Julie Laurin 45:47
Yeah, that’s very interesting, too. Hmm. I do wonder sometimes what inspires people to create new work? And I mean, new, not just a new series, but new, new work? I wonder if it’s, you know, almost needing to experience something new in their life to
Dr. Marjan Eggermont 46:05
its Yeah, as possible. And I’ve been thinking a lot about, you know, what are the materials that I will be using going forward? And if I’m so invested in this sustainable way of designing, is what I’m making in my art career. You know, sustainable, environmentally friendly, biodegradable, possibly, right. So do I need it to last forever? Do I want it to disintegrate over a five year span and disappear?
Julie Laurin 46:38
Interesting. Yeah. Because that could be a different new angle for you a new challenge, so to speak. Do you enjoy challenges?
Dr. Marjan Eggermont 46:44
Oh, absolutely. Yeah. Otherwise, I wouldn’t be an art person in an engineering faculty.
Julie Laurin 46:53
True, true. Do you want? Do you enjoy teaching? I do.
Dr. Marjan Eggermont 46:57
Yeah. It’s it’s a little challenging at the moment, because we’re online, of course. But yeah, I really, I really love the students and really enjoy. You know, when they’re enthusiastic, and, and yeah, they always work super hard. So I’m super appreciative of that. So
Julie Laurin 47:17
how’s the online thing going? I spoke with a math professor recently. And he told me how he’s doing it. How are you doing it?
Dr. Marjan Eggermont 47:24
I’m mostly what they’re calling asynchronous at the moment. So I, I am teaching a small course. So I’m, in a way I’m lucky this semester. So I’m doing an art and engineering course. And I basically, write will sort of post the material for the week on a Friday, and then I meet them all on a Thursday for an hour on zoom. But that hour is spent looking through the work that they did for me. So everybody gets to see what everybody else did. And then I also am trying to go to museums virtually. So we went to the museum the other day and looked at the roomier paintings so that way, I can kind of show them, you know, a place and you know, the paintings in the place. And we can talk about, right, all the sort of nice art stuff that’s happening in the paintings and things and, and then the material for the week afters, usually based on an aspect of that.
Julie Laurin 48:23
Okay, yeah, the artist Steven fru. had told me that he taught an art class in one of your programs, I guess, a few years back. So do you still use art as a other than visiting art galleries? But do you have students do art?
Dr. Marjan Eggermont 48:39
Yeah, so one of the things in order to sort of have them look at works of art is, I have tried to recreate that work of art with sort of minimal objects that they can find in their own house or in their, you know, in their dorm room. And those have been really fun. So they can, you know, recreate a Vermeer painting using three objects, and they can include themselves as a plus one. And those have been really fun.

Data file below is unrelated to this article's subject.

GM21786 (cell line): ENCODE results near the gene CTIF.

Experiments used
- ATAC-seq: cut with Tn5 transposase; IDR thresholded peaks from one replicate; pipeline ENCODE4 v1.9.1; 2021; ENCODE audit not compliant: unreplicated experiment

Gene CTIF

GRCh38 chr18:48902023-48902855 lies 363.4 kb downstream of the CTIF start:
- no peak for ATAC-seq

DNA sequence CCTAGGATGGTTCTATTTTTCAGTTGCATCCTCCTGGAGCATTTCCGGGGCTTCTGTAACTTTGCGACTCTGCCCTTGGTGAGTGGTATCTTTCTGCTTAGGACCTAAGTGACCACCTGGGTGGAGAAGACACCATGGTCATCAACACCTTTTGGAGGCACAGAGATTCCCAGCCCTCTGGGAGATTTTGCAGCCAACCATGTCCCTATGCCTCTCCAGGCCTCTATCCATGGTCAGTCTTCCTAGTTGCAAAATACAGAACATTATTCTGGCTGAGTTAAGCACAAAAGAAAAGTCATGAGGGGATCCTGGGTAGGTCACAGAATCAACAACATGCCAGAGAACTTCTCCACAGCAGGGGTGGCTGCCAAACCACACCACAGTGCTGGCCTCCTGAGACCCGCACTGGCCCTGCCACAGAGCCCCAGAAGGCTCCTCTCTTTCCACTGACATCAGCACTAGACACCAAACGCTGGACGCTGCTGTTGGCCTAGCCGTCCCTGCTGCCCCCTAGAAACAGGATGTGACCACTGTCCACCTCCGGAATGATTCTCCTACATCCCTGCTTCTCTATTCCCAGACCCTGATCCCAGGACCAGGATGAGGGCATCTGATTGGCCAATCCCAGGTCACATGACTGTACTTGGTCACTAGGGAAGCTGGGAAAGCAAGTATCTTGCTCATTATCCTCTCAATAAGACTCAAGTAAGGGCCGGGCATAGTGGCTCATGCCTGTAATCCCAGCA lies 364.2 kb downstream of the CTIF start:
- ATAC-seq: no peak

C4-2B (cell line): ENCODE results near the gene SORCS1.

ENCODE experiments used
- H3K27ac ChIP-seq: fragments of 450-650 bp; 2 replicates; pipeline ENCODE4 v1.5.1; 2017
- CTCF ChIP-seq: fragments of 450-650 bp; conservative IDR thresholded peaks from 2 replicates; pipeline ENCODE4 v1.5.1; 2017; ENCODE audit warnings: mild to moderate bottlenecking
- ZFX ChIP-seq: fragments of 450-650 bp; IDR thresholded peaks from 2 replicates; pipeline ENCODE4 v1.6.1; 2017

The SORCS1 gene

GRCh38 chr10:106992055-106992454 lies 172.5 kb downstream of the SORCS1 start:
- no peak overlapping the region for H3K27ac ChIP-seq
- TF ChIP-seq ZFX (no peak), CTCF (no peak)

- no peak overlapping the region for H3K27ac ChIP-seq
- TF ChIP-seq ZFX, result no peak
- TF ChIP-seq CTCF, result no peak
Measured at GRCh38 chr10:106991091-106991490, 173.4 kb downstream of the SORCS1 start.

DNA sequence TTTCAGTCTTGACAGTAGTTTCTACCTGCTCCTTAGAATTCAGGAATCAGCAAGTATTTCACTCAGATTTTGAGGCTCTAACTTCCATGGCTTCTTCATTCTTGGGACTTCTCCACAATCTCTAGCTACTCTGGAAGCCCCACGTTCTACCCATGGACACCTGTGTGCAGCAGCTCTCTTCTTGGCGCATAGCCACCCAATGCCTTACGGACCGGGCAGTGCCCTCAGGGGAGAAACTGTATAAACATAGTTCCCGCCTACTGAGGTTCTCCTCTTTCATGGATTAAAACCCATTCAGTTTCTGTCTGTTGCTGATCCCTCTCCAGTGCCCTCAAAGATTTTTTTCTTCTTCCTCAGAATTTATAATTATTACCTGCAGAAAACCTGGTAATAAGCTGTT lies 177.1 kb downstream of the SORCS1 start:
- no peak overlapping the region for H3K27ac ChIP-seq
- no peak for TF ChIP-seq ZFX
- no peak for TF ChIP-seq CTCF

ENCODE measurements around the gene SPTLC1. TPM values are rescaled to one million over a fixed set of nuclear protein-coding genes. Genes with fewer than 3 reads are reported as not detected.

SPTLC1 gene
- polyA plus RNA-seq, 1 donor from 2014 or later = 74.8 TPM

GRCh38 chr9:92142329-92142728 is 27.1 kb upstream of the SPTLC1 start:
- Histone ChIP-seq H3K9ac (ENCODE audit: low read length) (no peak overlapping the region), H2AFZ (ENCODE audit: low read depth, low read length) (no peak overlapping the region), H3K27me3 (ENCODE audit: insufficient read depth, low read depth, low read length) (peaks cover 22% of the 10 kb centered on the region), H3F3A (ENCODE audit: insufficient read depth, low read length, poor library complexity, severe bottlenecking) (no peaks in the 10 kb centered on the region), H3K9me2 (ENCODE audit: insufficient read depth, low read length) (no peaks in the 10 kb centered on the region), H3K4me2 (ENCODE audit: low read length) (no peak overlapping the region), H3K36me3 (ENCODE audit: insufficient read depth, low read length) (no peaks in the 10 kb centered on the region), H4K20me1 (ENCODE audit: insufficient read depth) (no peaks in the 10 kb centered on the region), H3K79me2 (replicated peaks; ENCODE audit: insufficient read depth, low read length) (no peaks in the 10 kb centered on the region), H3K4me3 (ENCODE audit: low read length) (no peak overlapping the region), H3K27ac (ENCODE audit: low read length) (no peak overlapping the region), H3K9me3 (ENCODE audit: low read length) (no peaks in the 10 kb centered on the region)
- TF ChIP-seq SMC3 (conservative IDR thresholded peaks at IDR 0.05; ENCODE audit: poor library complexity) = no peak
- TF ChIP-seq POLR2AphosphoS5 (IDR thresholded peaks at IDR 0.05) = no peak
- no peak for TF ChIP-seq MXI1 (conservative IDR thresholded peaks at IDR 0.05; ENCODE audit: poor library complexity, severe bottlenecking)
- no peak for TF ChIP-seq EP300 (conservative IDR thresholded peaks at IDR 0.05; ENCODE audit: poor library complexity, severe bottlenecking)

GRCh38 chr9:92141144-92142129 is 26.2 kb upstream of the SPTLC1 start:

Julie Laurin 49:07
Yeah, that sounds like a lot of fun. You must be like one of the fun teachers, right? I mean, I’m sure they look forward to your course.
Dr. Marjan Eggermont 49:13
Well, I can only say I hope so. But we’ll see. We’ll see when the valuation time comes.
Julie Laurin 49:20
Oh, did the students actually evaluate the professor’s? Oh, yeah. Okay, I know nothing, obviously.
Dr. Marjan Eggermont 49:26
Yeah, no, we, we get feedback and they don’t hold back either. So hey, you know, so.
Julie Laurin 49:34
Oh, and this is a slide from the whole rate. My professors thing online. This is early.
Dr. Marjan Eggermont 49:38
I can’t even go there. Yeah,
Julie Laurin 49:40
Dr. Marjan Eggermont 49:42
Let’s do mortifying, but yeah, even getting reviews back. I mean, I, you know, I kind of have a quick peek at the numbers and then yeah, I mean, I, I tend to not dive too deeply into into the comments. It becomes personal pretty quickly. And yeah, we’re human too. So Absolutely, yeah, my skin is only so thick. Absolutely. But how
Julie Laurin 50:05
long have you been doing this?
Dr. Marjan Eggermont 50:08
Um, yes, it’s probably 20 years or so. Oh, wow. Yeah. Yeah. And you know, in general, in general, the students are pretty nice. So I’m, I’m lucky that way. But yeah, I, I try to pay attention and check in and say, okay, you know, zoom is, is the death of just about anything but so just still be in the back off if I’m going too much so. So I tried to, I tried to have a dialogue while we’re doing all this.
Julie Laurin 50:42
And you live in Calgary Now, a lot of people, including academics have been essentially leaving the cities. They’re just tired of living in the city. Are you feeling that that? That pool away from the city?
Dr. Marjan Eggermont 50:55
Yeah, a little bit. I’ll do I have to say even though, right, I’m super interested in nature, and I love being out in nature. I’m very much a city slicker. I can’t help but like, yeah, I’m, I’m addicted to good coffee and good food and all that stuff. So right, I think I think being out in the boonies would not be good for me. Well, no,
Julie Laurin 51:19
no, I am curious, what? What was it about Canadian society that really either impressed you or kind of turned you off when you came to Canada?
Dr. Marjan Eggermont 51:30